Or in other words, to have the end goal in mind while thinking about the mechanism. This way of mental imagination helps the person design a more vivid picture of the process and consider everything needed to complete the project.
For instance, if you’re about to paint a picture, you’ll first think about what you want to paint. Secondly, you’ll think about the colors you want to use, also, the brush, the lining, the draft, the canvas, also probably even think about the end customer.
If you want to sell the picture to a spoiled millionaire, you’ll most probably research what’s trending in such homes. You might even spy some pop-stars on social media to see how their homes look.
This type of thinking is deeper. More complex and over time it makes the person a better decision-maker.
In the older period, everything one owned was cherished, taken care of, and used to the very limits of its utility. Buying was “keep-it” buying, and a motto for the nineteenth century might well have been: “Old is beautiful!” Erich Fromm
Why You Should Start Creating Something, Now
Starting a side-hustle, as we love to call it, it’s not, and shouldn’t be primarily about making money and calling yourself an entrepreneur, manager, CEO, co-founder, or another self-imposed title on social media.2
Creating can calm you down, give you purposein life, and help you organize your thoughts. Furthermore, it’s surely better than constantly refreshing your Facebook or Instagram.
Here are the main benefits of becoming a creator:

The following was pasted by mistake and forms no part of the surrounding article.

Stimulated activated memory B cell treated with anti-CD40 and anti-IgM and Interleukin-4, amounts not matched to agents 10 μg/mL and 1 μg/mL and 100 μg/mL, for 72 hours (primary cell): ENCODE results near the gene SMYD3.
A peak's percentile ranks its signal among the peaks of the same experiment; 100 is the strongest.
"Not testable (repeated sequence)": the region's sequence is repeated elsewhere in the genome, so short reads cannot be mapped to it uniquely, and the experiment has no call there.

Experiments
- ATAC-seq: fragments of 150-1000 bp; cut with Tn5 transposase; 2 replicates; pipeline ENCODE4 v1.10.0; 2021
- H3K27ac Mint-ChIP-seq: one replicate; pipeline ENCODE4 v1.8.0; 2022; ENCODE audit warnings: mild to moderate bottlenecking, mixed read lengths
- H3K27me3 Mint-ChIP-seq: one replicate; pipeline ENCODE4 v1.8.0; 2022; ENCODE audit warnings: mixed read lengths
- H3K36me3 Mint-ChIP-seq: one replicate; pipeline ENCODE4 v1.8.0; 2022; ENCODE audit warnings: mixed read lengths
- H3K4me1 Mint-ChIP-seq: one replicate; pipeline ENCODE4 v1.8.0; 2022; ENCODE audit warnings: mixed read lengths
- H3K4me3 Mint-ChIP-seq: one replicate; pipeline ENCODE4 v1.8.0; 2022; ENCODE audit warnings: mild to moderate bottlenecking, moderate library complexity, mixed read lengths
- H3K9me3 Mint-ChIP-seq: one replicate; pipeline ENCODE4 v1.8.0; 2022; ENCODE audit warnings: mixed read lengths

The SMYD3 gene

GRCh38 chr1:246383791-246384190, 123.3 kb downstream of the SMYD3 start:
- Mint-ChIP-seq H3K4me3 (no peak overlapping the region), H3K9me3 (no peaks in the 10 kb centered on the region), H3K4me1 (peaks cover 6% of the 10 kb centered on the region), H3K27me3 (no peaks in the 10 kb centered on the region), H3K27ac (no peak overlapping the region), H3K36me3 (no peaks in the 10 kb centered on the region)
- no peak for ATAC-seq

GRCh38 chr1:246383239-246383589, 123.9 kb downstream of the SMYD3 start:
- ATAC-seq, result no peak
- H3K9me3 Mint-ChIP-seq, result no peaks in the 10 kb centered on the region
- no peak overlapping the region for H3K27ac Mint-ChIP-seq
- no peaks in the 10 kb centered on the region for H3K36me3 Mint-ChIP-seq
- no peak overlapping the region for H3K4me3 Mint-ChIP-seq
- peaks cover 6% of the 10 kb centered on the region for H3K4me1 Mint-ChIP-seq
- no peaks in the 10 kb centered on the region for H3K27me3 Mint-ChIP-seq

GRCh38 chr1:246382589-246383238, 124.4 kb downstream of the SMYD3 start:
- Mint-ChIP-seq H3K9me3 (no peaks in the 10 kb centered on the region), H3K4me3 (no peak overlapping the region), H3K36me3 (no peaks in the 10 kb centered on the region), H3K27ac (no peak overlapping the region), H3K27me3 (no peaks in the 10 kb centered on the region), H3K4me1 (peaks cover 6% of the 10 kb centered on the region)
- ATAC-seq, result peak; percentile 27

Creating Give You A Sense Of Purpose
The first requirement of any job is that it should pay you a salary so you can cover your expenses. But almost as important, yet much less commonly recognized, is that a job should feel full of meaning. Since most of the careers lack a sense of higher fulfillment, creating something on your own, something you care about, will substitute the absence of purpose your job has.
If your job is boring. If it feels boring. If you get drunk after 5 PM because what you do doesn’t make any sense to you. Writing, painting, or even attending piano lessons might make all the difference and erase the suicidal thoughts in your mind for good.
During the day you might be an accountant whose only role is to add numbers in a spreadsheet. But during the night, you might transform into a novelist who writes about the modern world crisis or a YouTuber who reviews survival kits to help people choose the best equipment if there is a potential zombie attack.
An Opportunity To Build Something Substantial
Creating something is the perfect way to NOT waste your time. The modern leisure activities that are heavily advertised will give you nothing in return. Playing video games and watching television are surely fun, but they only erase the already limited amount of free time we have.
It’s addictive to hang around social media and like statuses but this won’t really help you achieve something in life. The more time you’ve spent commenting on other people’s posts, the more effort you put into playing video games, the less time you’ll have to create something long-lasting that can potentially help other people.
Besides, the more stuff you share on Facebook or Instagram the more dependent you become to these channels. On top of that, this way you’re helping these obsessive platforms grow even bigger.
You’ll Grow As Individual
Crafting a simple wooden table will expose you to a lot of problems that will require solving: What wood to use? How to place the legs? How nails to use? Should I polish it? How should I enforce the construction so it will last for at least 5 years?